When he closed his eyes forever in the lap of his mother, barely six months after his birth, Irfan was brought up in a universe completely dark. He fought his disability and got the vision that eventually landed him in the international cricket of the specially-abled population, reports Shams Irfan
The first solo journey, after losing his eyesight, literally in the lap of his mother that Irfan Ahmad Mir, now 21, took was between Dehradun in Himachal Pradesh and Kashmir. He lost his eyesight when he was barely six months old. Now he is an international cricketer.
The 18-hour road journey, during which Irfan changed two buses, and a cab, helped him feel liberated and independent. But, as Irfan sees it now, this first solo journey would have been impossible without undergoing a three-month-long Adjustment to the Blindness course at National Institute for Visually Handicapped (NIVH), Dehradun.
“After I joined NIVH in ending 2014, I could live a respectable and confident life,” said Irfan, with a smile on his face.
But more than the self-confidence, NIVH helped Irfan find purpose in life and realise his childhood dream of playing professional cricket. In October 2018, Irfan played two matches against England during Triangular Cricket Series for the Blind (India, Sri Lanka and England), at Bengaluru.
However, the journey from small Dussu village in saffron town Pampore, to the international cricket arena was not a cake walk for Irfan. He had to literally fight his way out of stigma, indifference and misconceptions attached to disability in Kashmir. “I hated when people behaved sympathetically. I wanted to tell them, I just cannot see, but don’t act like I am dumb too,” said Irfan.
Celebration and Sorrow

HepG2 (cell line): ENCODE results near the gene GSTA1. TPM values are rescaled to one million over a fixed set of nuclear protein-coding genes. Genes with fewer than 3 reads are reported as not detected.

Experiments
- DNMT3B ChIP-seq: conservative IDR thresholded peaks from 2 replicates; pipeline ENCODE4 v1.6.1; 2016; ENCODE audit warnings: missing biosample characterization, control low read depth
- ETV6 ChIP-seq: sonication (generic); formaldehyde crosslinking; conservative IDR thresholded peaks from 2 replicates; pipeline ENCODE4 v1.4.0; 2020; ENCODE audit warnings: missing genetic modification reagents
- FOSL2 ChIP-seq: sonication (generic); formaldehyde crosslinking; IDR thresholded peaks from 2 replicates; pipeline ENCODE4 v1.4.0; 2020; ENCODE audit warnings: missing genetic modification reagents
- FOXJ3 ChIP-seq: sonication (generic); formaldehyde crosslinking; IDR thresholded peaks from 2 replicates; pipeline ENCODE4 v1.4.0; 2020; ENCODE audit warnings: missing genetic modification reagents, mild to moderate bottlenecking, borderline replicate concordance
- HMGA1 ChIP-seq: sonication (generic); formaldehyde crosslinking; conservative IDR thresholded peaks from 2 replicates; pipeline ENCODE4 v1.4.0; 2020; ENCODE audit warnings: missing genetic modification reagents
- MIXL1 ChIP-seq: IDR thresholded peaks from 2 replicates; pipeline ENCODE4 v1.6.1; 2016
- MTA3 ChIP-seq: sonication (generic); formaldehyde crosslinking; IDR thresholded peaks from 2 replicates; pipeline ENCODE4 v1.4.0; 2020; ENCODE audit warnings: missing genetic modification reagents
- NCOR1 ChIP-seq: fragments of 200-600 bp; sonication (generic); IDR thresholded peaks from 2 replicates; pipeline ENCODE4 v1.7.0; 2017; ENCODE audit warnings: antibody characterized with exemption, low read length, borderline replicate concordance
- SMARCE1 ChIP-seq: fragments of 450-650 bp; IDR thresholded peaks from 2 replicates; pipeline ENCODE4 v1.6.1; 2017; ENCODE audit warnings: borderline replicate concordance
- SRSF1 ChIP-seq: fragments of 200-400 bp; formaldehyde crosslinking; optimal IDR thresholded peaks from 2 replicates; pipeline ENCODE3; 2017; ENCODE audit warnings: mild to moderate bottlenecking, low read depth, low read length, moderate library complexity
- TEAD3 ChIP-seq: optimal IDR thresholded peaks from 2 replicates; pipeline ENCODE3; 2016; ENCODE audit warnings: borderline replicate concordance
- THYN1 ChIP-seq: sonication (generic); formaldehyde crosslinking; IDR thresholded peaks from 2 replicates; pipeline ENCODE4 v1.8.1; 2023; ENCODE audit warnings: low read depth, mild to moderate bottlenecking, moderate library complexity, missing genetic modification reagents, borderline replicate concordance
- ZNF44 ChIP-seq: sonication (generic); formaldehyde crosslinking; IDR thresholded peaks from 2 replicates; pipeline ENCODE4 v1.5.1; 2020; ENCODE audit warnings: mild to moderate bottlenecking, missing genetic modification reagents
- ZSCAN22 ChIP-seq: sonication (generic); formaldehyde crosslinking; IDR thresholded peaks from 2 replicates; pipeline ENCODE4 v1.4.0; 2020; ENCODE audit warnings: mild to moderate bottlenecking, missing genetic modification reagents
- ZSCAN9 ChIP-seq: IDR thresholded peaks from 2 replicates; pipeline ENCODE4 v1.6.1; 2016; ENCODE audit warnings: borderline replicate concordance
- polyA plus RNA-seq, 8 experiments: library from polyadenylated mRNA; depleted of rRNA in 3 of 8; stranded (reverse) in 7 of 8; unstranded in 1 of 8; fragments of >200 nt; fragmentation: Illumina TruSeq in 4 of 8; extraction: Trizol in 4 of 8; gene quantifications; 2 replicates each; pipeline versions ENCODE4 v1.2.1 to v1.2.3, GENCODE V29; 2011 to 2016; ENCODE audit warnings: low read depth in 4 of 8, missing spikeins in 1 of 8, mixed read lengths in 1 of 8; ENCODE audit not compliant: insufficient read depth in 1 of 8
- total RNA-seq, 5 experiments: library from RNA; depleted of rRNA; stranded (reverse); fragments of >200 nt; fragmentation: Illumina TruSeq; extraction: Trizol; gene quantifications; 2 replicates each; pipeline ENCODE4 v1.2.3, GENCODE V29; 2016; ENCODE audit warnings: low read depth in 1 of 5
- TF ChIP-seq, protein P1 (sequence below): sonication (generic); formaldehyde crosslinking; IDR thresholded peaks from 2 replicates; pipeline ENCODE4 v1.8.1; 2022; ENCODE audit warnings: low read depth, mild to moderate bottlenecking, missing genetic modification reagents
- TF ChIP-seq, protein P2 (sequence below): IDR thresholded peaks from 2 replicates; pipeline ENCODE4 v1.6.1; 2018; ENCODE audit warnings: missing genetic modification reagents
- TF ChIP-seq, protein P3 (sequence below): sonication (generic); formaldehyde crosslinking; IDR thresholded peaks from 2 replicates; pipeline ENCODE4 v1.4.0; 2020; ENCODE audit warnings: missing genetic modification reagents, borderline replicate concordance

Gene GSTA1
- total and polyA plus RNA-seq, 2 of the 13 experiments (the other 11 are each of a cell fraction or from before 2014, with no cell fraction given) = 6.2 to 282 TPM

In 1997, Irfan was born to Abdul Sattar Mir and Saleema Bano, in small Dussu village, surrounded by picturesque saffron fields. He was the youngest among three brothers and two sisters. Sattar Mir, a farmer who owns orchards and a few kanals of saffron land, was elated to see him smile.
But their joy soon turned into sorrow when the six-month-old Irfan, all of a sudden closed his eyes. It left everyone in the family heartbroken and confused. “We rushed him to doctor in Srinagar who was equally confused,” recalls Abdul Sattar. Three months later, when Irfan once again opened his eyes, small drops of blood started coming out of them. “Nobody knew what was wrong with him as he was the first blind child in our village,” said Abdul Sattar.
When the local doctors couldn’t help, Abdul Sattar took Irfan to Amritsar for specialised treatment. “There doctors did a small surgery and took skin from his lips and pasted it under his eyes to stop bleeding,” said Abdul Sattar.
Then they told Sattar and his wife not to worry and bring him back when he would be ten years old. But as Irfan grew, so did the worries of Sattar and Saleema.
At the age of five-years, Irfan started visiting local government school with other village kids. “But he was not a regular student there,” said Sattar. “It was to keep him busy and engaged.”
A few years later, at the age of eight, Sattar approached a number of religious seminaries’ to get Irfan admitted there, but most of them refused to teach a blind. “Then Dar-ul-Uloom Bilal’iya took him for a few months and he memorized two chapter of Quran there,” said Abdul Sattar.
Later that year, Sattar learned about a team of doctors from Dehradun is visiting Srinagar’s JVC hospital. “When I went there, I realised that my son is not the only one who is born blind. There were much worse cases and I thanked Allah,” recalls Sattar. “I was happy that at least my son could eat himself or take care of his basic needs.”
That day onwards, no one in the family complained about Irfan’s disability. “He was always a smart kid,” said Abdul Sattar with a hint of pride in his voice.
Life is beautiful
In 2014, when Sattar first took Irfan to NIVH, Dehradun, both father and son were sceptical about what was in store for him. “But that proved to be the best decision of my life,” said Irfan with a smile.
Irfan vividly recalls his life in the village before he went to Dehradun. “Entire village map was pasted in my mind. I could move around like any other person. I even knew my orchards and different trees. But my life was limited to village boundaries,” said Irfan. “I used to pluck apples and all with my friends, but something was still missing.”
For moving outside the village, Irfan was dependent on his father or brothers. “But those three months in Dehradun changed my life completely. Now I can travel on my own anywhere in the world. I have that level of confidence,” said Irfan excitedly.
Once the confidence to be independent came, Irfan now started looking ways to nurture his childhood passion of playing cricket. “In early 2015, there were trials for the intra-zonal tournament in Dehradun and I participated,” recalls Irfan.